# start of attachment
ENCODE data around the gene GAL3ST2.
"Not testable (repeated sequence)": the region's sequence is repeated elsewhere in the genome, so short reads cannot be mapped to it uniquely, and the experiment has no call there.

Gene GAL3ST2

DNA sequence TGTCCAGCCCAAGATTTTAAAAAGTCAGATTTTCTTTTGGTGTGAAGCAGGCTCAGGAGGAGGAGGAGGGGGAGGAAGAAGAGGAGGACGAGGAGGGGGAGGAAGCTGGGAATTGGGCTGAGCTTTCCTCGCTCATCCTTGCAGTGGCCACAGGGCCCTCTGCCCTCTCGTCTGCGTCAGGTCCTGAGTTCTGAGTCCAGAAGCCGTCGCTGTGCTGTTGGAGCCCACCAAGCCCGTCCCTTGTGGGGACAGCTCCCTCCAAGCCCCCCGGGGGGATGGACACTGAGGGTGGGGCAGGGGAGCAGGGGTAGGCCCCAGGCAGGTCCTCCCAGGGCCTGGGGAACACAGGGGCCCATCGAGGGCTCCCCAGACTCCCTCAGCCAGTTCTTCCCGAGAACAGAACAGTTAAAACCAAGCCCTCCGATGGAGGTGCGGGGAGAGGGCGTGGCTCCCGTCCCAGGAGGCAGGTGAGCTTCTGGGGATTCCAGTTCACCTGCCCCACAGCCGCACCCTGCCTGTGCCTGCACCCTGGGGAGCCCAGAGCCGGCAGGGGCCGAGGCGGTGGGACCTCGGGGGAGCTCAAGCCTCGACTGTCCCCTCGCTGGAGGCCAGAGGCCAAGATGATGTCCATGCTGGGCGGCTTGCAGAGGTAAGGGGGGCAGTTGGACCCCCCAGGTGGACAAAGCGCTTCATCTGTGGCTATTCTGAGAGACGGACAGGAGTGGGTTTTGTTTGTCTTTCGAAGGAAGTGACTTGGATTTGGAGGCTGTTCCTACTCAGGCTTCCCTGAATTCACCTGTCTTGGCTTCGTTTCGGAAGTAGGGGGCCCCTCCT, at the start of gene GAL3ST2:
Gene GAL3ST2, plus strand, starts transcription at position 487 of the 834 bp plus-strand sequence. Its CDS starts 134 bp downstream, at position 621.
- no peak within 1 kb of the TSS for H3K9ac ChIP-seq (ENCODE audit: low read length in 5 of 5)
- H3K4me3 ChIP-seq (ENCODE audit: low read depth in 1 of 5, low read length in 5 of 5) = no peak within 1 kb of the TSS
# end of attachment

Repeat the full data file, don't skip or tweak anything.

ENCODE data around the gene GAL3ST2.
"Not testable (repeated sequence)": the region's sequence is repeated elsewhere in the genome, so short reads cannot be mapped to it uniquely, and the experiment has no call there.

Gene GAL3ST2

DNA sequence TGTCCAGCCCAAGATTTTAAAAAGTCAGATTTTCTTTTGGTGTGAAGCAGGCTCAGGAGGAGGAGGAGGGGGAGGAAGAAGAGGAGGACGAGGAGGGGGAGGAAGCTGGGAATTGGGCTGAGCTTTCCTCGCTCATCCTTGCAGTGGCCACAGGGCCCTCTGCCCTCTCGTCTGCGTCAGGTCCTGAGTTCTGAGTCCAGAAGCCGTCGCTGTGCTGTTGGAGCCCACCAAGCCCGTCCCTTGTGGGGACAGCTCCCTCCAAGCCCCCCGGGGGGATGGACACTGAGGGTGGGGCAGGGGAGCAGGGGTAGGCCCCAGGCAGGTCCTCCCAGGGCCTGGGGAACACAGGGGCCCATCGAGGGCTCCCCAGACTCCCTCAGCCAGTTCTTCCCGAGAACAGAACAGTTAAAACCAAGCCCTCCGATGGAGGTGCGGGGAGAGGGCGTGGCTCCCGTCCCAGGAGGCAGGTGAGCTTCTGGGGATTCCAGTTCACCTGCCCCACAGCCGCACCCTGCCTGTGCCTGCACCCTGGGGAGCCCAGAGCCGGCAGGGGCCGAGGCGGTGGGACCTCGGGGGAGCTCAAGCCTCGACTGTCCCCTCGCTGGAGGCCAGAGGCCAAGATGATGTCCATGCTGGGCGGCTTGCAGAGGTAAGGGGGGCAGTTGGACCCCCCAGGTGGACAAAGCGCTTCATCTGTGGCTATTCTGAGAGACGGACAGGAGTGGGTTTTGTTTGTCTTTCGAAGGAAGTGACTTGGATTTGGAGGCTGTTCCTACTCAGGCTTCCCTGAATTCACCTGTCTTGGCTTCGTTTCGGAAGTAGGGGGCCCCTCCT, at the start of gene GAL3ST2:
Gene GAL3ST2, plus strand, starts transcription at position 487 of the 834 bp plus-strand sequence. Its CDS starts 134 bp downstream, at position 621.
- no peak within 1 kb of the TSS for H3K9ac ChIP-seq (ENCODE audit: low read length in 5 of 5)
- H3K4me3 ChIP-seq (ENCODE audit: low read depth in 1 of 5, low read length in 5 of 5) = no peak within 1 kb of the TSS